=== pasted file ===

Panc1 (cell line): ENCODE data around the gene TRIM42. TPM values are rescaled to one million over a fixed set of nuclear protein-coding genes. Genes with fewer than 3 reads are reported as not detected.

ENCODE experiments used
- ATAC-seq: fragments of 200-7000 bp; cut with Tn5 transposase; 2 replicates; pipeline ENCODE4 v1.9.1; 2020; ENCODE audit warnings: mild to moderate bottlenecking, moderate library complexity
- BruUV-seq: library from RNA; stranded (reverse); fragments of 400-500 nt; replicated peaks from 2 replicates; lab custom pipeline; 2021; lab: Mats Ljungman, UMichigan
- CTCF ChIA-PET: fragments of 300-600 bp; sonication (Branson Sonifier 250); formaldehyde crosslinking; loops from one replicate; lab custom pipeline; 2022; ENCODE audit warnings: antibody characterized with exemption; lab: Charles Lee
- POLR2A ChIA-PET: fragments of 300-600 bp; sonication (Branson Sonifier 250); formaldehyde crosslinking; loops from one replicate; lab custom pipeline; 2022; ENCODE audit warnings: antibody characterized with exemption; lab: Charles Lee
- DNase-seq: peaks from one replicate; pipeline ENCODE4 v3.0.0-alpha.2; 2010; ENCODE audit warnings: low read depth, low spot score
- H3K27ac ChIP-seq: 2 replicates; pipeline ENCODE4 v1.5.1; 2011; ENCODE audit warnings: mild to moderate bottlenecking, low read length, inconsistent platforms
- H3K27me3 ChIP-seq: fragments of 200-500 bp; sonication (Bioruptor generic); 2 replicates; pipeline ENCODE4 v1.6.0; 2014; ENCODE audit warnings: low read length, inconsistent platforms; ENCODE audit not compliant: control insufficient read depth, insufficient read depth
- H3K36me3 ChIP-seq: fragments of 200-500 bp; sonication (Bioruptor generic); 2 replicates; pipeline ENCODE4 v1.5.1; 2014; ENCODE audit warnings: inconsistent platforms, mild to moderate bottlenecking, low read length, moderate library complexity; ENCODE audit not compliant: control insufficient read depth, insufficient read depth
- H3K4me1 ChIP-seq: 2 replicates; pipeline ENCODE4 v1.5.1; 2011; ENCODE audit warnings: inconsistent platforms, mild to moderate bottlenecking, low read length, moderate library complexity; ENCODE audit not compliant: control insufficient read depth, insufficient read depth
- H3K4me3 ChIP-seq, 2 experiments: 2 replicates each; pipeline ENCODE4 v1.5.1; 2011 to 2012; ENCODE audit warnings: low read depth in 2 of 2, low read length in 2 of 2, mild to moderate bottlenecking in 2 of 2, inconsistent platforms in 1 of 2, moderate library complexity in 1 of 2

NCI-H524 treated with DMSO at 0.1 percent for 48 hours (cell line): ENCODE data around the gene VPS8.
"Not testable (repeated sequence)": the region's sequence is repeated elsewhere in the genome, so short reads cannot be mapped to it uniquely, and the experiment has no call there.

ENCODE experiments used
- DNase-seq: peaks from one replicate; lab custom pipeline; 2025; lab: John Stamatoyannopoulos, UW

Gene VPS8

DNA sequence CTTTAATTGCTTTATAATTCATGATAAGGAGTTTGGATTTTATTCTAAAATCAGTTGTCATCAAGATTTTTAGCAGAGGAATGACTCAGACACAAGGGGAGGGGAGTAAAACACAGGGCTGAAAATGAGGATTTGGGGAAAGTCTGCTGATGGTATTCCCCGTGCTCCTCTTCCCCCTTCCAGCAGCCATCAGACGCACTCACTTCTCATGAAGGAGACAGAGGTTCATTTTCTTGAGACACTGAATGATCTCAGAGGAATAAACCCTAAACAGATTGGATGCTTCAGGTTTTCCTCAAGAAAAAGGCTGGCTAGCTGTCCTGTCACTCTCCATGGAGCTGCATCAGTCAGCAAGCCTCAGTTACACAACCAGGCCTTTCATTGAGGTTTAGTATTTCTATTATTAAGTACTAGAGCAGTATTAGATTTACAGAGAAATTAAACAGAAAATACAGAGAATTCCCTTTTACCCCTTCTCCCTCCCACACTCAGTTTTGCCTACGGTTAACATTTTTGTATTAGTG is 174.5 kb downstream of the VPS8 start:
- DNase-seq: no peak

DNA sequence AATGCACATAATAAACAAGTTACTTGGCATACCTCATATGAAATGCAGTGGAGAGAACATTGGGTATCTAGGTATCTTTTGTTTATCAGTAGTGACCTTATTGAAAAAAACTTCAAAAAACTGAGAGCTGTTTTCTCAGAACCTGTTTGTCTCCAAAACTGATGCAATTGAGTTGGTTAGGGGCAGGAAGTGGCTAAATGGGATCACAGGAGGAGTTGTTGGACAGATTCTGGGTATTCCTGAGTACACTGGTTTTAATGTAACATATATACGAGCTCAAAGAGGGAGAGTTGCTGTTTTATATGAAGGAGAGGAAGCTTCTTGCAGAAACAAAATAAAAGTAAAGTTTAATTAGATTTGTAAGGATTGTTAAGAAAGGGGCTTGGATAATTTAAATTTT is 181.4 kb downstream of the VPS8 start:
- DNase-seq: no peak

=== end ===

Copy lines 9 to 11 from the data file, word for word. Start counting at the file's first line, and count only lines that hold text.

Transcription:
- H3K27me3 ChIP-seq: fragments of 200-500 bp; sonication (Bioruptor generic); 2 replicates; pipeline ENCODE4 v1.6.0; 2014; ENCODE audit warnings: low read length, inconsistent platforms; ENCODE audit not compliant: control insufficient read depth, insufficient read depth
- H3K36me3 ChIP-seq: fragments of 200-500 bp; sonication (Bioruptor generic); 2 replicates; pipeline ENCODE4 v1.5.1; 2014; ENCODE audit warnings: inconsistent platforms, mild to moderate bottlenecking, low read length, moderate library complexity; ENCODE audit not compliant: control insufficient read depth, insufficient read depth
- H3K4me1 ChIP-seq: 2 replicates; pipeline ENCODE4 v1.5.1; 2011; ENCODE audit warnings: inconsistent platforms, mild to moderate bottlenecking, low read length, moderate library complexity; ENCODE audit not compliant: control insufficient read depth, insufficient read depth